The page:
Any other perks for card members?
At times I’ll get concert tickets. I’ll trade a concert company for color or something in an ad and [get tickets], then we value-add those tickets to purchases. We say, hey if you buy $100 worth of credit for $75 then we’ll give you a pair of Sheryl Crow tickets. So it’s a little incentive for our Weekly Card people.
Does the credit on the cards expire at some point?
It does, it’s like a gift card. If you haven’t used it in eleven months then we just take you off the list. [If members accidentally let their cards expire] we’ll just re-establish them.
Almost all of the participating businesses now are restaurants. Are you hoping to expand to include other types of businesses to the program?
I think [focusing on] local business is probably the best thing. Like we have a florist who is local, we have a Mountain High Outfitters. They are locally owned so we’re able to work with them directly.
Do you have separate salespeople that focus strictly on the Weekly Card, or do all of your ad salespeople sell the card as well?
Our situation is unique in that we have sales people that wear multiple hats. Everyone is on salary, so commissions rarely come into play. I would suggest that papers have a dedicated person (or two depending on the size of the market) that handles sales and customer service.
When reps are calling on a restaurant or other local business, do they try to sell an ad first, and if that doesn’t work, move on to selling the Card? How does that work?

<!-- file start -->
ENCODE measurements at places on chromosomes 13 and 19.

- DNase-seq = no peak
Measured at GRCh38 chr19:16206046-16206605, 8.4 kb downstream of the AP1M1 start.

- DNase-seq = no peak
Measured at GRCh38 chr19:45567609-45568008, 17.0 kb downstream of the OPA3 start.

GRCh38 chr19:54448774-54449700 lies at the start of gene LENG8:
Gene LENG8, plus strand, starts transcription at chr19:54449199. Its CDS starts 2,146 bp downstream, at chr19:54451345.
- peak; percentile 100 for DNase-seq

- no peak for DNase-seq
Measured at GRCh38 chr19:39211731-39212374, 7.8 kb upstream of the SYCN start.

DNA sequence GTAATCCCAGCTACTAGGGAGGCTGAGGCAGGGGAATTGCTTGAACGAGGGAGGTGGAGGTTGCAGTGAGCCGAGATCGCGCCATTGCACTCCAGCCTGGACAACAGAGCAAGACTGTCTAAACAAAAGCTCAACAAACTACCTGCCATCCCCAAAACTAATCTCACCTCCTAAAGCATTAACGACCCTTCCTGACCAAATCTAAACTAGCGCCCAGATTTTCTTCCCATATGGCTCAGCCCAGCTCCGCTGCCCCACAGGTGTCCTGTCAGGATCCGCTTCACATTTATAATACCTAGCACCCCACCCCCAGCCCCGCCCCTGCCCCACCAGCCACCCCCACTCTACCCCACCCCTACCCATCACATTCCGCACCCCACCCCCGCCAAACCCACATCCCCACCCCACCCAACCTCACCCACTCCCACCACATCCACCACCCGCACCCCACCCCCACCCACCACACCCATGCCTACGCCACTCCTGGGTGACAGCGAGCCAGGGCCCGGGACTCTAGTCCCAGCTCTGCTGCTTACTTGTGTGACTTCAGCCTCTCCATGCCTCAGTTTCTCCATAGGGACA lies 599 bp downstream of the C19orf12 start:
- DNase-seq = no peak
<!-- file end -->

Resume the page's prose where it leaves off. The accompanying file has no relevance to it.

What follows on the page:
At first, we would talk cash as a lead-in and then move to acquiring credit for space. As our card membership base grew we reached a critical mass where we could sell just about all our credit. Now we prefer to offer our Weekly Card program to 95 percent of restaurants. If we can sell the credit to our card members, it is much better than invoicing a restaurant for the money.
By using the Weekly Card program you’ve added a critical mass of restaurant advertising in the paper? Do you have any idea whether that has helped your traditional ad sales to restaurants?
Most definitely. We have more restaurant ads than any other publication in the market including the daily. We are fairly well known as the restaurant rag in our market.
Explain the services provided by your new company, WeeklyCard.com.
The program we’re going to start to roll out to other newspapers in other markets is actually an improved model from the one we’re using here in Birmingham. It’ll give other newspapers an opportunity to participate in a trade program without having to go through all of the trials and tribulations we went through to form it. We would take care of all of the website functions [and] provide them with all the back-end technology. We’re all looking for new revenue streams… We have to be able to give people a reason to come to our site and a reason to keep picking up the paper.
What are the advantages of a Weekly Card program?
I think all weekly newspapers are finding that traditional forms of revenue are going away. Personals are almost completely gone, and classifieds have been really hit hard by Craigslist. So a lot of papers…are trying to find other ways to create revenue. Concurrently everyone’s developing their websites and trying to figure out how to make money on the websites. The Weekly Card program convinced me that this is part of the future of what we have to do as newspapers. We have the dynamic which is the paper and the website, and if we put those two together we have something that no one else has…This is a way to combine the web and the newspaper to get long-term advertising out of it…I could see in the future us having a thick paper that has all trade ads in it and having the commerce just happen on the web, which also brings people to the website.
Weekly Card website
Emma Pollin is a freelance writer based in Oakland, California.
Is your paper undertaking any innovative business initiatives you’d like AAN News to profile? Email Jon Whiten at jwhiten (at) aan.org with details.